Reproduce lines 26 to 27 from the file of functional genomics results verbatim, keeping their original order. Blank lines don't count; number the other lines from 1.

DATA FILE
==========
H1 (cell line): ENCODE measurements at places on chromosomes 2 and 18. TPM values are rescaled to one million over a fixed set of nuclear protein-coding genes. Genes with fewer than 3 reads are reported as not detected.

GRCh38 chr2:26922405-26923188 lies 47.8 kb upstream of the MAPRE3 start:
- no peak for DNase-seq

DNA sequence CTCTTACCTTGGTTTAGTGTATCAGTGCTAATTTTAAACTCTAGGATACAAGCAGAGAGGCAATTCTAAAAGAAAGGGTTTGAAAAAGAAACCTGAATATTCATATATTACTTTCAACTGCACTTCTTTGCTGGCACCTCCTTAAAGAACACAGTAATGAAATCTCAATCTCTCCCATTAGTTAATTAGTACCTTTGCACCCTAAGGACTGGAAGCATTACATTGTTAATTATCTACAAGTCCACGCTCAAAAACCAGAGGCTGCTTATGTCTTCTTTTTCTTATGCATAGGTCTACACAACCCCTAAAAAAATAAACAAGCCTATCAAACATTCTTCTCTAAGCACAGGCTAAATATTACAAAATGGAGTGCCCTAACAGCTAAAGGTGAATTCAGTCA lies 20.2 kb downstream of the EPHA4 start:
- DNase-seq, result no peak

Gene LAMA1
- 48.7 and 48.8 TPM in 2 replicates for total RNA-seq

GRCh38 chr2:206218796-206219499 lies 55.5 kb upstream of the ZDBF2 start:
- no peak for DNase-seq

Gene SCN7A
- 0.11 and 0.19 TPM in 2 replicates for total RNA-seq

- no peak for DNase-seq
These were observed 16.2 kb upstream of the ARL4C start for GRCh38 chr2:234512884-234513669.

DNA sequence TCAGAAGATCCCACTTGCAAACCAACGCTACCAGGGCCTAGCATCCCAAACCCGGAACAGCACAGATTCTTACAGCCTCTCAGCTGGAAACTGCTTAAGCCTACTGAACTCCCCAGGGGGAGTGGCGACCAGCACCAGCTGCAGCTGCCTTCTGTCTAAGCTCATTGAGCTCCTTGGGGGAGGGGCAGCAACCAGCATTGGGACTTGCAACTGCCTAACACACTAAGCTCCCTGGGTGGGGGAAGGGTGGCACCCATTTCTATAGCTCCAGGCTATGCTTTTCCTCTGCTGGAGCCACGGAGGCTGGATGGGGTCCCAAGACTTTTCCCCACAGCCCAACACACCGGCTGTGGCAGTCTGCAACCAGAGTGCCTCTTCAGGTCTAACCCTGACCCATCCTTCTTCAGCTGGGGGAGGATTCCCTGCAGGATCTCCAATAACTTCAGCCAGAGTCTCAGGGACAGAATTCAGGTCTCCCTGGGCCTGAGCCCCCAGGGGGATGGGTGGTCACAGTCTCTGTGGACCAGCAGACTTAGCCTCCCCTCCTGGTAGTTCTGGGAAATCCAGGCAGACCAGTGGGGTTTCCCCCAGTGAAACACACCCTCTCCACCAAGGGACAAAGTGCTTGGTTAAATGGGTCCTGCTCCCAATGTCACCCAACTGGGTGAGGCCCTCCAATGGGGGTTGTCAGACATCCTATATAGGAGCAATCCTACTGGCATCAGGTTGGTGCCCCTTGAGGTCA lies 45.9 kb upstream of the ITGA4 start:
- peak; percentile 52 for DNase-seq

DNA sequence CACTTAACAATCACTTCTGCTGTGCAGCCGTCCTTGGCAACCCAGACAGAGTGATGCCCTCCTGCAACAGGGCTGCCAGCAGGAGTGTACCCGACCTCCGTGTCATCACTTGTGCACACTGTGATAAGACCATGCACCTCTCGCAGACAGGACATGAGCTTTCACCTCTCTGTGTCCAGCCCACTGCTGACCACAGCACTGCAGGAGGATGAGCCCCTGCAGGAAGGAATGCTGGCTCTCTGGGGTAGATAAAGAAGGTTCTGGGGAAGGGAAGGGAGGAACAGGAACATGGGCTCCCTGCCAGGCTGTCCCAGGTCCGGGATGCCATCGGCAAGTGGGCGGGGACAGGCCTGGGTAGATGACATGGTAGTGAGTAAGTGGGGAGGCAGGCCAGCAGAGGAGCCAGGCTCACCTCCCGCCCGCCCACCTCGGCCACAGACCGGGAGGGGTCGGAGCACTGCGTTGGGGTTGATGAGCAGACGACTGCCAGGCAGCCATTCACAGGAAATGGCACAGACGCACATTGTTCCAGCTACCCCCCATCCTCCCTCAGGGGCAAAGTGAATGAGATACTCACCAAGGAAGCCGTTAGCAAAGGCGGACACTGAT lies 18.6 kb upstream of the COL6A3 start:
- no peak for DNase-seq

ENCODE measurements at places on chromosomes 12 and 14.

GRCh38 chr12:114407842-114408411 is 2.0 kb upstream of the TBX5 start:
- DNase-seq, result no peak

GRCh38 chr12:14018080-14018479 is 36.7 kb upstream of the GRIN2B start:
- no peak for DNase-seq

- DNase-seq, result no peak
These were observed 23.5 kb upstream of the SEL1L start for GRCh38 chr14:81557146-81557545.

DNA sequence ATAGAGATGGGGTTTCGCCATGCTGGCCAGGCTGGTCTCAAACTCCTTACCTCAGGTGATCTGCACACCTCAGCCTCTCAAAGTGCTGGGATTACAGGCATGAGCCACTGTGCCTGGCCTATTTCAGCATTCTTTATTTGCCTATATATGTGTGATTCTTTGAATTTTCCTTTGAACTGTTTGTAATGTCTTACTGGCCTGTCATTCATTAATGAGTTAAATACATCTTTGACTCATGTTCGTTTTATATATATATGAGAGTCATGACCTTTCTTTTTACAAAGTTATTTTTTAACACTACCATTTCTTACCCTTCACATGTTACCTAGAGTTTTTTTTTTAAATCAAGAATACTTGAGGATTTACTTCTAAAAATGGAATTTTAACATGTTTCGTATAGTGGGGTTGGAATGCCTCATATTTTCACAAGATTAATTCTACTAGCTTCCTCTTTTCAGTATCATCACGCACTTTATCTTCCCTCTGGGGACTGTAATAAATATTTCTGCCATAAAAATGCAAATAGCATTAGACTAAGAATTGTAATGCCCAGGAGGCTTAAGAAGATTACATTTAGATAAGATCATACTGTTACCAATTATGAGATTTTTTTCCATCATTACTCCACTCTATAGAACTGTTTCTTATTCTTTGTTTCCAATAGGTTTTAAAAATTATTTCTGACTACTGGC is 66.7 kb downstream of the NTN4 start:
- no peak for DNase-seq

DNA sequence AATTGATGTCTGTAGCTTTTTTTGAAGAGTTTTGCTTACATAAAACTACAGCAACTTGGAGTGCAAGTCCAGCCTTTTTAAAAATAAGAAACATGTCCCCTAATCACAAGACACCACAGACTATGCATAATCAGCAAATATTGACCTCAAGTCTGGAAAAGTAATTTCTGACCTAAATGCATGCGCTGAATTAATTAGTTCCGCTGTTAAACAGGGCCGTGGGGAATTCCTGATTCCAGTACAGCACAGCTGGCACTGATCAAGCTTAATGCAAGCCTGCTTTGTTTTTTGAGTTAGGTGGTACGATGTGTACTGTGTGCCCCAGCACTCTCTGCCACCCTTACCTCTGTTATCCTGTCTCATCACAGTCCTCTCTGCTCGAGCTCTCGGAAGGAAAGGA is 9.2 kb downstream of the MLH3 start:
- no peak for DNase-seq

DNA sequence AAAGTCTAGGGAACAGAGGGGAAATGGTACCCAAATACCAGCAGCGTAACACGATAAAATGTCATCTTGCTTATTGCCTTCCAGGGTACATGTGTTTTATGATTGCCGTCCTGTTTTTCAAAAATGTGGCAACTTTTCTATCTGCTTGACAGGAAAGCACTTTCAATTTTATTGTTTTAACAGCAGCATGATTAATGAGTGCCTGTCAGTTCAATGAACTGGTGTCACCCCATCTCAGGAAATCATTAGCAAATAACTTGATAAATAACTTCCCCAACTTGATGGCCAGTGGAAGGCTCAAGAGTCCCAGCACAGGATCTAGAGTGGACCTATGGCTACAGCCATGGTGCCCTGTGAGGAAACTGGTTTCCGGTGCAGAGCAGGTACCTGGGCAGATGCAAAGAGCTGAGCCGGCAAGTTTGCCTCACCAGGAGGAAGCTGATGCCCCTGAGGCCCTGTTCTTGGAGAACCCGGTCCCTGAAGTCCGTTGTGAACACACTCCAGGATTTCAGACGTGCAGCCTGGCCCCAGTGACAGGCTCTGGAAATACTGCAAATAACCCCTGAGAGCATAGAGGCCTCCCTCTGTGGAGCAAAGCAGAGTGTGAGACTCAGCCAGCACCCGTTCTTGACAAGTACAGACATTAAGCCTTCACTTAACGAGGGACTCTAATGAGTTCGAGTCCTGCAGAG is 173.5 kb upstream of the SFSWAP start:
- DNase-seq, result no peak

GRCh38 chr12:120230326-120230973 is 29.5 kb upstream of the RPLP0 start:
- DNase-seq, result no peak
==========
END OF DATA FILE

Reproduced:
- no peak for DNase-seq

DNA sequence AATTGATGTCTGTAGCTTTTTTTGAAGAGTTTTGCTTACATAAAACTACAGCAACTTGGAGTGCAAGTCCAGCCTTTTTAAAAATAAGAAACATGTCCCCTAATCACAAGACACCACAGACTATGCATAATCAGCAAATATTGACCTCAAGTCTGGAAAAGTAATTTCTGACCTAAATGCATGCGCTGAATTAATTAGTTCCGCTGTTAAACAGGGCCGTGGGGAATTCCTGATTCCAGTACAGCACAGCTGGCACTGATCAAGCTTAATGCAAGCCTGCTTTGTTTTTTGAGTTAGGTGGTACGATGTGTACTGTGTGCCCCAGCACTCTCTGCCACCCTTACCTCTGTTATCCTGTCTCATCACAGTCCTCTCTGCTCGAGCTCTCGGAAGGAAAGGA is 9.2 kb downstream of the MLH3 start: